CME: Japan-EU EPA Shows Potential to Impact US Beef, Pork Trade

US - In the weekend DLR issue we gave an update on the status of US beef, pork and chicken exports in May (they were up) and what the latest weekly export data implies for the volume of trade in June and July, writes Steiner Consulting Group, DLR Division, Inc.
calendar icon 10 July 2017
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Today, however, we thought it would be appropriate to cover a development that has the potential to negatively impact US beef and pork trade for many years to come, namely the Economic Partnership Agreement (EPA) between Japan and the European Union.

We say it has the potential not that it will immediately impact our trade since the principle agreement will be slowly implemented over a number of years.

Still, this agreement and the previous Free Trade Agreement between Japan and Australia put US livestock producers at a significant disadvantage, with US product facing stiff tariffs while tariffs on product from our main competitors slowly fade away.

Japan is one of the largest buyers of US beef and pork, accounting for 26 per cent of all US beef and veal volume in 2016. In 2016, the value of all US beef and beef variety meats sold to Japan was a little over $1.5 billion.

Pork exports to Japan in 2016 accounted for about 23 per cent of the entire volume exported. The combined value of US pork and pork variety meats in 2016 was almost $1.6 billion. The recent EPA between Japan and the EU will phase out a number of tariffs/duties that EU products currently face when coming into the Japanese market.

Interestingly, many of the provisions for lowering tariffs between Japan and EU are almost the same as what the US would have received as part of the TPP negotiations. For those interested in reading the text of the principle agreement and all that’s involved, you can find it following this link.

We reached out to our friends at the US Meat Export Federation (USMEF) who follow these matters closely. They explained that in the case of beef, the Japan/EU EPA agreement stipulates that "the duty of 38.5 per cent will drop initially to 27.5 per cent and then will be phased down to 9 per cent over 15 years. Duties on variety meats will also be slashed initially, for example tongues at skirts at 12.8 per cent will be reduced to 6.4 per cent and then phased to zero by year 11 and year 13, respectively."

Japan will continue to maintain safeguard levels in place, i.e. a specified volume of product is allowed to come in at specified tariffs. Once that volume is filled, all additional product will be assessed a higher tariff. The point on Japanese safeguards is one we have discussed many times during the years and it has the potential to become an issue once again this year.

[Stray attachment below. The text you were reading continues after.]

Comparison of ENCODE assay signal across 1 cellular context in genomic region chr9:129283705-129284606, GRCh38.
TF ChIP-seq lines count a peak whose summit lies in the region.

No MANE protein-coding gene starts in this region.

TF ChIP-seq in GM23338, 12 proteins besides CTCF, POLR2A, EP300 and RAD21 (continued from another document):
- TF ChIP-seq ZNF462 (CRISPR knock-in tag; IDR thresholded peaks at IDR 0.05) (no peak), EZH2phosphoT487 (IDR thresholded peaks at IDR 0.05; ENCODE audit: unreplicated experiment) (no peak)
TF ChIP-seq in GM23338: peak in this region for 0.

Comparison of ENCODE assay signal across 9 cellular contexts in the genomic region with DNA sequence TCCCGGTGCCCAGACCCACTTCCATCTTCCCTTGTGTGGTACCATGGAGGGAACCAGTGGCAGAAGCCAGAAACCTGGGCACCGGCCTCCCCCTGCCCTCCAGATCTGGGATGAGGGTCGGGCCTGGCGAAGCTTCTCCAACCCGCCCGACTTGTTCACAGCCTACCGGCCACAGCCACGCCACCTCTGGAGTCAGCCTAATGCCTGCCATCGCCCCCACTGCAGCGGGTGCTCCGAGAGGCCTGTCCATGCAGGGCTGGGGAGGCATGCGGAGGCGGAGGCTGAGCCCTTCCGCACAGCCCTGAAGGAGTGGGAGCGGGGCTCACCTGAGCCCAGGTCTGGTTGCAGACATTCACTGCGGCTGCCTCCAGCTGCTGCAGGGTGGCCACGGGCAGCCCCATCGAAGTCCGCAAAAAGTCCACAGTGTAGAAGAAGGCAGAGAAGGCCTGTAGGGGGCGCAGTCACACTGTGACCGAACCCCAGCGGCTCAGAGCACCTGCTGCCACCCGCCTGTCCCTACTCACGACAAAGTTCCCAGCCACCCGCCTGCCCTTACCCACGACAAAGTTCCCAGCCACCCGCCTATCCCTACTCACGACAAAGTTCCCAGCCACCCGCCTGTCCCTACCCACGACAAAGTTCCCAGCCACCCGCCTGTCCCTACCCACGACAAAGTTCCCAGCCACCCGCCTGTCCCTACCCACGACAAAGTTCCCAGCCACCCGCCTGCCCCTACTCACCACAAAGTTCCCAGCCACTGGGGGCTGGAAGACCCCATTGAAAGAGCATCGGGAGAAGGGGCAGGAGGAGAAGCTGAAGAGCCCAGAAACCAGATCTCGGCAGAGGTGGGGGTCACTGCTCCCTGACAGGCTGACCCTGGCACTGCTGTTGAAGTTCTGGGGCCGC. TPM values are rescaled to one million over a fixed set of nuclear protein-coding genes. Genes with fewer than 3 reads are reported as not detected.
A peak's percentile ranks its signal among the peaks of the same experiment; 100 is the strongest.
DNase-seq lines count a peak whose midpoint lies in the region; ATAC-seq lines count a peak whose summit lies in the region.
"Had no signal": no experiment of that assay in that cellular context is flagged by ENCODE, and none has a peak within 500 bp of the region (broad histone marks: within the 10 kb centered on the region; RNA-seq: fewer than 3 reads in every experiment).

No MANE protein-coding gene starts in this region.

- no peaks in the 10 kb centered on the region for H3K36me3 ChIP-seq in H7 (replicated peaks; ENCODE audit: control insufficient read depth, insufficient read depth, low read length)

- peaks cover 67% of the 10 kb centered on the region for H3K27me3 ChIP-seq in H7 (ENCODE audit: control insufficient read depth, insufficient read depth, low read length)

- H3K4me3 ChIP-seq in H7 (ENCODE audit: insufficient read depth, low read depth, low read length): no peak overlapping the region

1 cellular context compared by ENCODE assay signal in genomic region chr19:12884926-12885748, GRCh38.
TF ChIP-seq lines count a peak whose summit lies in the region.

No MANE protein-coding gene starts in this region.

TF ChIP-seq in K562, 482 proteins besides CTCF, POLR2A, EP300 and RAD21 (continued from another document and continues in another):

A recent report from USMEF indicated that there is a risk the beef safeguard for imported frozen beef in Japan may be triggered at the end of July. Australian frozen beef exports to Japan in May were 18.8 per cent higher than the previous year and June exports to Japan were 23.5 per cent higher than a year ago. Similarly US beef exports to Japan have been increasing in double digits as well.

If the safeguard is triggered, USMEF notes that "the 50 per cent duty on US frozen beef will be in effect through March 2018, or the end of the current Japanese fiscal year. Under the terms of the Japan-Australia Economic Partnership Agreement (JAEPA), the duty on Australian frozen beef will remain at 27.2 per cent, as Australian beef is subject only to a separate annual safeguard."

This is important and something market will pay close attention to later this month.

USMEF does not expect the Japan/EU agreement to have much impact on sales of fresh/frozen US pork, at least initially. What will be impacted in the short term are sales of US cooked pork as tariffs for those items will decline sharply in the next five years.

Cooked US ham, bacon a ground pork will be at a significant disadvantage relative to competing products from EU countries. In the long term, the agreement is negative for US pork exports as some of the tariffs currently assessed for product coming under safeguard levels will be phased out over time.

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